How Thanksgiving Works

Thanksgiving Traditions

Parade, Macy's Parade, Macy's
Parade participants attend the 90th Annual Macy's Thanksgiving Day Parade on Nov. 24, 2016, in New York City. John Lamparski/WireImage/Getty Images

Apart from food, the biggest Thanksgiving traditions are football and parades. In an­cient harvest festivals, people usually celebrated with games and sports, so you could argue the football tradition has very deep roots. The traditional American Thanksgiving football game was usually between the Detroit Lions and the Green Bay Packers, but as football has become more popular, there are now more games on Thanksgiving day.

­The tradition of Thanksgiving parades goes back to the early 20th century, when people began to associate Thanksgiving with the beginning of the Christmas shopping season. In order to attract customers, stores like Macy's sponsored elaborate parades like the Macy's Thanksgiving Day Parade.

Some people choose to express their gratitude by giving back to the community. Volunteer activities, such as helping out at a soup kitchen or at a shelter, are popular ways to spend Thanksgiving Day.

Since 1947, the National Turkey Federation has gifted a live Thanksgiving turkey to the White House, along with two butchered turkeys [source: Raloff]. It's not known exactly when United States presidents began pardoning the White House Thanksgiving turkey, but the tradition is thought to be connected to Abraham Lincoln sparing a turkey named "Jack" from becoming the main dish in a holiday meal. Today, the Annual Turkey Ceremony takes place in advance of Thanksgiving, and the public has the opportunity to name the spared turkey, who lives its remaining days at the Kidwell Farm, a petting zoo in Virginia.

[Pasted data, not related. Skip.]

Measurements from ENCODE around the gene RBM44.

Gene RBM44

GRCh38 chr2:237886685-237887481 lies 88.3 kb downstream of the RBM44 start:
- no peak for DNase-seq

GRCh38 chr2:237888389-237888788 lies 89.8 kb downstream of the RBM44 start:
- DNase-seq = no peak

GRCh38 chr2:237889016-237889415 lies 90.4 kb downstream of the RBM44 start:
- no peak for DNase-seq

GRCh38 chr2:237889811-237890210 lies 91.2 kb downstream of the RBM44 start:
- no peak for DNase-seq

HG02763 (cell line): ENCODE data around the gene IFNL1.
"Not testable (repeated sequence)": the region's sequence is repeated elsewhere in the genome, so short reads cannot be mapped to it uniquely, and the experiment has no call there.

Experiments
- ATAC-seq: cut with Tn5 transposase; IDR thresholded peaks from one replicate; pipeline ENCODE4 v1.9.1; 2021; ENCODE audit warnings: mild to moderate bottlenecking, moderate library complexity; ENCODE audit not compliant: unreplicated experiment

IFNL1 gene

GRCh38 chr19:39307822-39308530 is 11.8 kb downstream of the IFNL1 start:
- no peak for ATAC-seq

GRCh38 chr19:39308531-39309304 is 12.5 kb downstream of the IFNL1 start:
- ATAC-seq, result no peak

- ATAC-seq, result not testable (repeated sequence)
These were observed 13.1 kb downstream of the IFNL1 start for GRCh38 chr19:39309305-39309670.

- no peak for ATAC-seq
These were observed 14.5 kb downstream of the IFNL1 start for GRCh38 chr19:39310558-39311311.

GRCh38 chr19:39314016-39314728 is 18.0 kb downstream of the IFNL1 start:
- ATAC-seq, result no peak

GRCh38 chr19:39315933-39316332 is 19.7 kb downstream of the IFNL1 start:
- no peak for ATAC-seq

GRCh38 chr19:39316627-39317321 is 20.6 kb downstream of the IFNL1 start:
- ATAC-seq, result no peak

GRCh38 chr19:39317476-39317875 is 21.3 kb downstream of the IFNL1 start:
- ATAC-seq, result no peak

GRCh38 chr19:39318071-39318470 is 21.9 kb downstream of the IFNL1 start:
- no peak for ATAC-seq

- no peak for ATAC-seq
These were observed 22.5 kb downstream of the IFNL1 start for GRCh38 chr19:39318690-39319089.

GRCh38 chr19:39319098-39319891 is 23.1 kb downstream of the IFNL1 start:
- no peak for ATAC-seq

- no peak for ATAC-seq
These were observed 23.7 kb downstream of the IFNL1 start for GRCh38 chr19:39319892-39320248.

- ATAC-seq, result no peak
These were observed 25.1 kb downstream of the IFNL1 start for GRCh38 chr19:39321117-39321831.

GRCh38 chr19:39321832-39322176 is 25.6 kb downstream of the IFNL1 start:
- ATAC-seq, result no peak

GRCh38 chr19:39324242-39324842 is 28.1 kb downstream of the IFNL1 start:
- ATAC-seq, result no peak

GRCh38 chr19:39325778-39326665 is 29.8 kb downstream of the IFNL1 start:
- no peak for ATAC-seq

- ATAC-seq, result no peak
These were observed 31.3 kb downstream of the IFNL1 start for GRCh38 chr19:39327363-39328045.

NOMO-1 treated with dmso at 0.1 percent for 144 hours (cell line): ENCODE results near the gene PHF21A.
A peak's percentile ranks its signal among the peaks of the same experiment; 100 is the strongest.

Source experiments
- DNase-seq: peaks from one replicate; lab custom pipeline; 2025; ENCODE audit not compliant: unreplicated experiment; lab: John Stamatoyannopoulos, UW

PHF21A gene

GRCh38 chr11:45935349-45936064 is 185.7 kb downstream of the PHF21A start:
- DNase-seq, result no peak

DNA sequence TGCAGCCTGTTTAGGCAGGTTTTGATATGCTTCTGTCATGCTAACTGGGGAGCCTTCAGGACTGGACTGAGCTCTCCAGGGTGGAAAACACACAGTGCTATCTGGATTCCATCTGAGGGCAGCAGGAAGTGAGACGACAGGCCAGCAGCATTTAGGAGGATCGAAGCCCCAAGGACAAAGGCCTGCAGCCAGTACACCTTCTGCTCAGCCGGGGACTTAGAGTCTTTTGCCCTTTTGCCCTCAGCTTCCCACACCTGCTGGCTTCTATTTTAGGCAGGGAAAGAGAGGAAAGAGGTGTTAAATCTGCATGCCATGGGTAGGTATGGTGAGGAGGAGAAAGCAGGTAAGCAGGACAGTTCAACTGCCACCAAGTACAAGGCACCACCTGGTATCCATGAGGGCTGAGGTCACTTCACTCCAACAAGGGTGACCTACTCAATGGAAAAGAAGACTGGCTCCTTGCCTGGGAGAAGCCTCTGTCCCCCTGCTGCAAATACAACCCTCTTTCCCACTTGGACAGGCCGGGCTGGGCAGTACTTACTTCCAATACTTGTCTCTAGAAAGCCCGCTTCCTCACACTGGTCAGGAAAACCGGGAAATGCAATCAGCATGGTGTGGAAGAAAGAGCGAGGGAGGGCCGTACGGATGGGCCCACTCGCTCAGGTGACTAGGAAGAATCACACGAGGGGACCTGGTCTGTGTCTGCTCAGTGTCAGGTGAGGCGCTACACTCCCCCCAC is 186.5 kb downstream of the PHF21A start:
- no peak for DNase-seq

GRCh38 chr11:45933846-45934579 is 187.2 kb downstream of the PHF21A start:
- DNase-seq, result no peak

Finally, because Thanksgiving is the fourth Thursday of November and thus falls on a different date each year, the president of the United States issues a yearly proclamation to establish the date of the celebration. In 1863, President Abraham Lincoln began the tradition, and every president since has issued a Thanksgiving Day proclamation.

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More Great Links


  • Bergland, Renee. "The Surprising History of Thanksgiving." Simmons College.
  • Meeks, N. Brock. "Since Plymouth, Thanksgiving Day has seen its share of controversy." Nov. 23, 2005. MSNBC.
  • Nelte, Karen. "History of the Modern Thanksgiving." Aug. 9, 2001.
  • Raloff, Janet. "Food for Thought: Talking Turkey (with recipe)." Nov. 29, 2003. Science News Online.
  • United States Census Bureau. Nov. 23, 2006.
  • United States Department of State. "Celebrate! Holidays in the U.S."